KATHARINE SCHROEDER PHOTO
Pete Harris (right) started the Greenport fireworks tradition 37 years ago and brought his dad, Stan, and son Cliff on board to help. A private company from Wappingers Falls, N.Y., will take over next year
When the fireworks ended in Greenport Sunday night, it marked the end of an era for the Harris family men, who have given up holiday weekends for decades to offer thrills to their friends and neighbors.
Next year they’ll have time to relax, as Legion Fireworks Co. of Wappingers Falls, which supplied this year’s fireworks, will take over running the local shows.
“It’s been a lot of fun but it’s time to be able to enjoy the summer,” Pete Harris, 57, said about ending his 37-year tenure planning and running the pyrotechnic displays. “A lot of people just don’t realize how much work is involved,” he said.
Pete, along with his father, Stan Harris, 87, and his son, Cliff, 35, typically spend long hours planning the event, setting up for each display, putting on a show, then facing a tedious cleanup before another setup for the second night’s show.
“I’m going to miss it,” said Stan, who was a boiler operator at Plum Island for 19 years. Still, he admitted on Saturday while setting up the pyrotechnics for that night’s show, “It’s work; it’s not just fun anymore. It’ll be nice to watch someone else’s show next year,” said Stan, who first got involved with the fireworks shows when Pete asked him for “a little help” and it became more than a 30-year commitment.
“He’s the mastermind of everything,” Stan said, pointing to Pete with fatherly pride.
So special were this year’s fireworks that Pete, who has been town highway superintendent for nine years, actually took a couple of days off from his job to give his full attention to the shows that lit the sky on Saturday and Sunday nights. That’s a rarity for Mr. Harris, who has taken few days away from work.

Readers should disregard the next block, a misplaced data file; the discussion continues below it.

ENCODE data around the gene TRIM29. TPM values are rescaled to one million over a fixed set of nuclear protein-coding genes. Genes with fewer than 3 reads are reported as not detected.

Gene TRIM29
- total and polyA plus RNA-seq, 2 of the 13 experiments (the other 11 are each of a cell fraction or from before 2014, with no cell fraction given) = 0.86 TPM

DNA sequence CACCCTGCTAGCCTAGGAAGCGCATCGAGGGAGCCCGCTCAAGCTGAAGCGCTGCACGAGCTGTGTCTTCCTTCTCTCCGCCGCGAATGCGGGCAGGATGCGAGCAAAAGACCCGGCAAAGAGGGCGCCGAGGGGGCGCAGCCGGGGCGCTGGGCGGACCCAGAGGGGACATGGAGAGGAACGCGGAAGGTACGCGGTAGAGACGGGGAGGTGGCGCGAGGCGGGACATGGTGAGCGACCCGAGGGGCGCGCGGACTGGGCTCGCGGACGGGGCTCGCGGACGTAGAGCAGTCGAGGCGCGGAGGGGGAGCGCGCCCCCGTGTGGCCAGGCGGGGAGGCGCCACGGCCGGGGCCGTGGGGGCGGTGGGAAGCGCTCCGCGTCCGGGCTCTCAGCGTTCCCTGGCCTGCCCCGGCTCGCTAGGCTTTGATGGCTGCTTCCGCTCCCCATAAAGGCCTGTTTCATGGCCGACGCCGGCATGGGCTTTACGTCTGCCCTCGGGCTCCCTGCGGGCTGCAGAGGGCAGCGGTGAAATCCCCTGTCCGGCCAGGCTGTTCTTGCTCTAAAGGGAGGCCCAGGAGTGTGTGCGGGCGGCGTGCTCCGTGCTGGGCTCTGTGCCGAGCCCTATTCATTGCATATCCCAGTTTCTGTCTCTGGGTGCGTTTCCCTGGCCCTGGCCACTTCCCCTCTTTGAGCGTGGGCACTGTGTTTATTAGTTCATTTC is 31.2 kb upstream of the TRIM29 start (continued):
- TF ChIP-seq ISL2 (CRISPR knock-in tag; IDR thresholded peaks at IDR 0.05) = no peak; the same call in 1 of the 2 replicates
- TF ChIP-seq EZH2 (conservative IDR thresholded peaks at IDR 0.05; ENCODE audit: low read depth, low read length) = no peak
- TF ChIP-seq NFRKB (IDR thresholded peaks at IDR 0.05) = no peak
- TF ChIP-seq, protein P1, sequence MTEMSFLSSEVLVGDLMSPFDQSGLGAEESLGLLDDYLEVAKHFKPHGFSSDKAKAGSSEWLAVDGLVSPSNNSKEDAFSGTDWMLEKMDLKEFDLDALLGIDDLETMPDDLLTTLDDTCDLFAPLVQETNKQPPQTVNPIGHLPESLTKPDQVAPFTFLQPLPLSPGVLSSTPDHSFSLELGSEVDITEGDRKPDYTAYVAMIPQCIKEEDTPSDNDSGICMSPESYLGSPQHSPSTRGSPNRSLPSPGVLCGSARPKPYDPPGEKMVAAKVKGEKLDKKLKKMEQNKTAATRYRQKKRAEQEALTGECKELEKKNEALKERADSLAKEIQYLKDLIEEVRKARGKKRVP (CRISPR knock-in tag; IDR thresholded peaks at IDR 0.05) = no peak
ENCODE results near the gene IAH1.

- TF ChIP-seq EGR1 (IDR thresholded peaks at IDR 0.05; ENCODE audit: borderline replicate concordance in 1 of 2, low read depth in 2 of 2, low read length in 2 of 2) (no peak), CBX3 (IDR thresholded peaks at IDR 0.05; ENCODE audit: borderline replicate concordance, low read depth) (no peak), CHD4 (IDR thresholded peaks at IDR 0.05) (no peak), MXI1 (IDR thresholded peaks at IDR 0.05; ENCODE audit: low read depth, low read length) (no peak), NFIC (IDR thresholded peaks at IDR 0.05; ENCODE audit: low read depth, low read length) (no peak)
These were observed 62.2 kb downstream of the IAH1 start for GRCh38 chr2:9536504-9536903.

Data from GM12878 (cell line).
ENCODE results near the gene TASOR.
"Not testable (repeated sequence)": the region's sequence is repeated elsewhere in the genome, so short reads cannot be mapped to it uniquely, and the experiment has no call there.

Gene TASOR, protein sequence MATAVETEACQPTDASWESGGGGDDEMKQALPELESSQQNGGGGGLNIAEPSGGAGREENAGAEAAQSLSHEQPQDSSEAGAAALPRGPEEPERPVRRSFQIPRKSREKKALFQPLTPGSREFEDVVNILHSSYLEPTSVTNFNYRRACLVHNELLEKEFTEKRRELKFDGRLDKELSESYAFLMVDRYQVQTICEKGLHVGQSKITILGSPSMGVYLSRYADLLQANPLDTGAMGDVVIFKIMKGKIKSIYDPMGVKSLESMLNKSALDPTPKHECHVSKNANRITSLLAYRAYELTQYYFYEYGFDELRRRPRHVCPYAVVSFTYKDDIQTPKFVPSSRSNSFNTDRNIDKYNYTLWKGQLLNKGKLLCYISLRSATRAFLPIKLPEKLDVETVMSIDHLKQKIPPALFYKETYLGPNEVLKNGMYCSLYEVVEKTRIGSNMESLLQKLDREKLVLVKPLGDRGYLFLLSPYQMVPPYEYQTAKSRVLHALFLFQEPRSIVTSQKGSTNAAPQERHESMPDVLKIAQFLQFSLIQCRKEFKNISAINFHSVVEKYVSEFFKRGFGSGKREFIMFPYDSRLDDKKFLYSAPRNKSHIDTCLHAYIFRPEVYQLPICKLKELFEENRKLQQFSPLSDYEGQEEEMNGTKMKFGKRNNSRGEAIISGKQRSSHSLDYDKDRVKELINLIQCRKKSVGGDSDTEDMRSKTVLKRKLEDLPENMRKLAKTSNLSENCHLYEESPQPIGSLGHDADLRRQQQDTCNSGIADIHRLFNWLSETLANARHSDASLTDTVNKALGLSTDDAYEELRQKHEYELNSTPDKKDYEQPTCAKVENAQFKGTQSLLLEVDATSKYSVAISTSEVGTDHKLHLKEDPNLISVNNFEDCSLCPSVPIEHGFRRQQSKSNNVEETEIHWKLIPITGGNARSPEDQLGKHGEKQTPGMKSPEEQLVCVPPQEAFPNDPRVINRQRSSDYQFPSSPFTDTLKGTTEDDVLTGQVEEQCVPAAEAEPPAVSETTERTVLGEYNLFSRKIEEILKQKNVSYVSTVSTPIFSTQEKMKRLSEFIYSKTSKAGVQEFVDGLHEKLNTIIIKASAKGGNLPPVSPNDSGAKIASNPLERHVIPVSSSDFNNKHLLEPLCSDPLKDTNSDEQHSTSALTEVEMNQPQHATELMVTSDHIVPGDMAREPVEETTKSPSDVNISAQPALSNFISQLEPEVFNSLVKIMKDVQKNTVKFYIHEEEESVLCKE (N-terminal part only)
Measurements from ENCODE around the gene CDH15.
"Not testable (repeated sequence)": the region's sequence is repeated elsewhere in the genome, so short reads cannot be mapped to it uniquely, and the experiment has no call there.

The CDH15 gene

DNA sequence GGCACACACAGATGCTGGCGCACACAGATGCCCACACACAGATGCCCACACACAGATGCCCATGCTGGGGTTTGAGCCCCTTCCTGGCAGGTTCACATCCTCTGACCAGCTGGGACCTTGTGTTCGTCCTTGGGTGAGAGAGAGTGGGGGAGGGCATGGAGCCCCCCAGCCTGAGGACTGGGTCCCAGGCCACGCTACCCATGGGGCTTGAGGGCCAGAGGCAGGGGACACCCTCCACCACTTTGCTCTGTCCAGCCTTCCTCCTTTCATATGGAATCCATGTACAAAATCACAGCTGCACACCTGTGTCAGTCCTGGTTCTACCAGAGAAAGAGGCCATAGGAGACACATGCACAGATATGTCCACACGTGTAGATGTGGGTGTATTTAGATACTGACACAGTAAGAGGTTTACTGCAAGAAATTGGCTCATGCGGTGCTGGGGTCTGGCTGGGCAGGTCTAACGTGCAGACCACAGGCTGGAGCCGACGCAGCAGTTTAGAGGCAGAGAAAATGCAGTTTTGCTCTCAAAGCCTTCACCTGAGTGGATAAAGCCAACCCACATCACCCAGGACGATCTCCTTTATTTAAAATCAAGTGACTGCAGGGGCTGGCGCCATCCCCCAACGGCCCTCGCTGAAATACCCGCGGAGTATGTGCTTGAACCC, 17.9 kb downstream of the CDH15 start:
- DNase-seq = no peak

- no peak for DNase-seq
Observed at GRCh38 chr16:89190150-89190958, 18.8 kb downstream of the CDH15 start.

“It’s amazing,” Cliff Harris said about the family’s long involvement in the fireworks shows. Cliff grew up in a family already committed to the pyrotechnic displays and got so proficient that, on more than one occasion, he was the kid pointing out potential problems to his dad, Pete said.
Perhaps his years of working side-by-side with his father and grandfather led to his natural choice of a career — he’s a New York City firefighter assigned to Squad 288 in Maspeth, Queens, and has served as chief of the Greenport Fire Department.
“You could almost call me a firehouse brat,” Cliff said.
While computerized pyrotechnics have become the norm for many displays, the Harrises have remained true to the old tradition of hand-fired explosions.
“We’ve entertained a lot of people through the years,” Pete said. “How many people can actually say their job has been a real blast? When you hear the crowd erupt, that’s what makes it worth it,” he said. “You are an entertainer.”
How difficult was it knowing this was the final year?
“It’s not really going to hit home till next year,” Pete said.
Pete Harris was a young member of the Greenport Fire Department when he first met Felix Grucci Sr., Long Island’s famed pyrotechnic expert. Because of Pete’s fascination with fireworks, Mr. Grucci took him under his wing and showed him the ropes.
“I was chompin’ at the bit,” Pete said.
Besides the thrill the three men always got from the sound of applause and car horns following their shows, they feel good, too, about their excellent safety record. The closest they came to a problem was one year when a rack of fireworks blew up. No one was injured, Pete said.
“It’s a well-oiled machine” and the family has always been determined to make it a “safe shoot,” he said.